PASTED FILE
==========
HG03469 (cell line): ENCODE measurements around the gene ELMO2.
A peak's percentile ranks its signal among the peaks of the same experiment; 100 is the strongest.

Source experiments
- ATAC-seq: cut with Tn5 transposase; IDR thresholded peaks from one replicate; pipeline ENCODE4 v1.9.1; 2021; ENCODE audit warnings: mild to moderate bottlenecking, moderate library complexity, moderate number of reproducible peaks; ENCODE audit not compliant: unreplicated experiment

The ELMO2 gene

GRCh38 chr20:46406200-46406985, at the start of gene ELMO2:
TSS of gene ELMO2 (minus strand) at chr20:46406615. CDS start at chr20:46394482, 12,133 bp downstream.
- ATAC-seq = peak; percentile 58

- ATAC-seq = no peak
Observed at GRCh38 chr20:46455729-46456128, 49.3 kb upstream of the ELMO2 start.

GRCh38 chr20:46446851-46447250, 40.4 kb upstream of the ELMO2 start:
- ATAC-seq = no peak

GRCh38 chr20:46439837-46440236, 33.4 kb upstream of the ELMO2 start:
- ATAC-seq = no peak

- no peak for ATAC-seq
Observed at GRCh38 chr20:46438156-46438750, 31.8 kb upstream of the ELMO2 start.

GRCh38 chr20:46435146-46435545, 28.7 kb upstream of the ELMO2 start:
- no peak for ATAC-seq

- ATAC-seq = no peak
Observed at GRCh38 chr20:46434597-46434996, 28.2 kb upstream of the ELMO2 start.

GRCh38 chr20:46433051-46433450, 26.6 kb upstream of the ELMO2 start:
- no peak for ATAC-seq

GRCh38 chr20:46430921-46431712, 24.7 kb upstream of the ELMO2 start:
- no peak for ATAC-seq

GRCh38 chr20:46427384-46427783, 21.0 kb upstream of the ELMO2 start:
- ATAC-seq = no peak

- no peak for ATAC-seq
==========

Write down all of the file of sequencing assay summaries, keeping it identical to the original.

HG03469 (cell line): ENCODE measurements around the gene ELMO2.
A peak's percentile ranks its signal among the peaks of the same experiment; 100 is the strongest.

Source experiments
- ATAC-seq: cut with Tn5 transposase; IDR thresholded peaks from one replicate; pipeline ENCODE4 v1.9.1; 2021; ENCODE audit warnings: mild to moderate bottlenecking, moderate library complexity, moderate number of reproducible peaks; ENCODE audit not compliant: unreplicated experiment

The ELMO2 gene

GRCh38 chr20:46406200-46406985, at the start of gene ELMO2:
TSS of gene ELMO2 (minus strand) at chr20:46406615. CDS start at chr20:46394482, 12,133 bp downstream.
- ATAC-seq = peak; percentile 58

- ATAC-seq = no peak
Observed at GRCh38 chr20:46455729-46456128, 49.3 kb upstream of the ELMO2 start.

GRCh38 chr20:46446851-46447250, 40.4 kb upstream of the ELMO2 start:
- ATAC-seq = no peak

GRCh38 chr20:46439837-46440236, 33.4 kb upstream of the ELMO2 start:
- ATAC-seq = no peak

- no peak for ATAC-seq
Observed at GRCh38 chr20:46438156-46438750, 31.8 kb upstream of the ELMO2 start.

GRCh38 chr20:46435146-46435545, 28.7 kb upstream of the ELMO2 start:
- no peak for ATAC-seq

- ATAC-seq = no peak
Observed at GRCh38 chr20:46434597-46434996, 28.2 kb upstream of the ELMO2 start.

GRCh38 chr20:46433051-46433450, 26.6 kb upstream of the ELMO2 start:
- no peak for ATAC-seq

GRCh38 chr20:46430921-46431712, 24.7 kb upstream of the ELMO2 start:
- no peak for ATAC-seq

GRCh38 chr20:46427384-46427783, 21.0 kb upstream of the ELMO2 start:
- ATAC-seq = no peak

- no peak for ATAC-seq